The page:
Book selection

Poem: ‘Love and the memory of it’

I still remember these lines in Jay Hopler’s first collection of poems, “Green Squall”: “To be born is a disgrace – / But it’s not so bad, as the journeys go….” Sixteen later comes Hopler’s third book of poems, one that documents his journey to the other end of a lifetime as he grapples with a terminal illness. Illness runs through these new poems, overturning them with a sonic devastation. The ending of this poem speaks for itself, but its sadness is mixed with the speaker’s love for the “atomic girl” and the way her laughter “echoed off the rocks.” Hopler died on June 15, 2022 at the age of 51. Selected by Victoria Chang

by Jay Hopler

don’t scare the shaken world with all its viruses and murder hornets
instead that summer evening reminds me of when you used to drive alone
on iowa
the light in the fields how long you were in love with her
& the air & the world & this girl this atomic girl you would make one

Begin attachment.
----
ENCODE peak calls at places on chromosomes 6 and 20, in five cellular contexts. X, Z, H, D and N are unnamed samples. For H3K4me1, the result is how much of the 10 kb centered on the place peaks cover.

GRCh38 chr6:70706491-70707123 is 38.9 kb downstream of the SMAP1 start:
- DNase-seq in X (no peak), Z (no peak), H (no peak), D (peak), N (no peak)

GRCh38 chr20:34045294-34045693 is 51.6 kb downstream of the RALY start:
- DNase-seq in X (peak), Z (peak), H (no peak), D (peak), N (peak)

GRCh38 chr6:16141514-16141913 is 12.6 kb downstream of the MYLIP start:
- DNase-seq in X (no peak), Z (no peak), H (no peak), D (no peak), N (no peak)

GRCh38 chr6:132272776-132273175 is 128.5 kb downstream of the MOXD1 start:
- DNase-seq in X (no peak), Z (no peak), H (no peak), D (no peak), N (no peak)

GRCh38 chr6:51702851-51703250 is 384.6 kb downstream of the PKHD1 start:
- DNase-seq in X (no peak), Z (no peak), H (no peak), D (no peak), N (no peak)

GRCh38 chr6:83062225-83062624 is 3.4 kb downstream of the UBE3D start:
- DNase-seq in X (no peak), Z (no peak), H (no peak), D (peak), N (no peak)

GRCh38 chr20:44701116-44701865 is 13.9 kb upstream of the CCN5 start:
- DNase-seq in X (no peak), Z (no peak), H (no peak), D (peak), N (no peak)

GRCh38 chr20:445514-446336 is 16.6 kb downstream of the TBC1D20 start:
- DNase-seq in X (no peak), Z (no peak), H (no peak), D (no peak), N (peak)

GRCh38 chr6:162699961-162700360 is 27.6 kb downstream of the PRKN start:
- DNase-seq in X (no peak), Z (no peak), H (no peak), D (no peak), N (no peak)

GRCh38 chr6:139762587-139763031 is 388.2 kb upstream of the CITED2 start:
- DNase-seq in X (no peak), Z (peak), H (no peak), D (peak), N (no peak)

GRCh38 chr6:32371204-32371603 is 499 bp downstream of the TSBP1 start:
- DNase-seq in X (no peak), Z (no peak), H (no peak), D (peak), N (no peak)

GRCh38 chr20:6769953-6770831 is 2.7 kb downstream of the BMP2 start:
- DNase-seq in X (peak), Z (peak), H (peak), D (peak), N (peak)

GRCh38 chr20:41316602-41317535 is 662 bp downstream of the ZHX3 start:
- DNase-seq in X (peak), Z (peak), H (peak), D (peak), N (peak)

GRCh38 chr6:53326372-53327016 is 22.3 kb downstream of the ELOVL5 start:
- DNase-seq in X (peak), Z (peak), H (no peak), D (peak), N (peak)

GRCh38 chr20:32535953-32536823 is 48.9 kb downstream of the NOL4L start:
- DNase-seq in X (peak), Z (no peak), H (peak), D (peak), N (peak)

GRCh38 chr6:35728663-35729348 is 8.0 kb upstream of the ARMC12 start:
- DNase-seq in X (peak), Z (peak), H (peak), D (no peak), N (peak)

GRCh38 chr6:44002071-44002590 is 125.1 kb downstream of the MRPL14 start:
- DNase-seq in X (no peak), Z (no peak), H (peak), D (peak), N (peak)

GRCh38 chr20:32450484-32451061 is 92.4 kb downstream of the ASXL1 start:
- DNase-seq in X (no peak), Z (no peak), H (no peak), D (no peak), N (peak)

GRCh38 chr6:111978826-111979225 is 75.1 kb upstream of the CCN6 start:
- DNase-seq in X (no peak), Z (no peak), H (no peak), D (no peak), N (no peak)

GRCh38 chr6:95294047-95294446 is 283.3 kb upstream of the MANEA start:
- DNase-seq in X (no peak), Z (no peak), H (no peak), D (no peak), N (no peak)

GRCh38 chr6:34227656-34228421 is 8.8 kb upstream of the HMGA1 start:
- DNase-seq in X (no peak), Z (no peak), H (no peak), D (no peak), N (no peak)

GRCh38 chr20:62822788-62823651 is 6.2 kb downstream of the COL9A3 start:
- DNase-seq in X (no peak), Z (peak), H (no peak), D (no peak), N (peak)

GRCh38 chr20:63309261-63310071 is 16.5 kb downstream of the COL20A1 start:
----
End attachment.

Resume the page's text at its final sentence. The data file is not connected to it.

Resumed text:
day get married
or summon a summer evening half a lifetime of then and the park
by the river the way her laugh
echoed on the rocks
in sparks that sighed
in water

it was she who lit up the world at that time
And not this ember of the sun
its light like a struck string rubbing its zing against the image-
beautiful tables

maybe it’s the music you hear
when they unplug the fan


Victoria Chang is a poet whose new book of poems is “Trees Testify to Everything” (Copper Canyon Press, 2022). Her fifth poetry book, “Obit” (2020), was named a New York Times Notable Book and a Time Must-Read. She lives in Los Angeles and teaches in the MFA program at Antioch University. Jay Hopler is a poet whose latest book is “Still Life” (McSweeney’s, 2022). His honors include a 2022 Guggenheim Fellowship and he is a professor of English at the University of South Florida.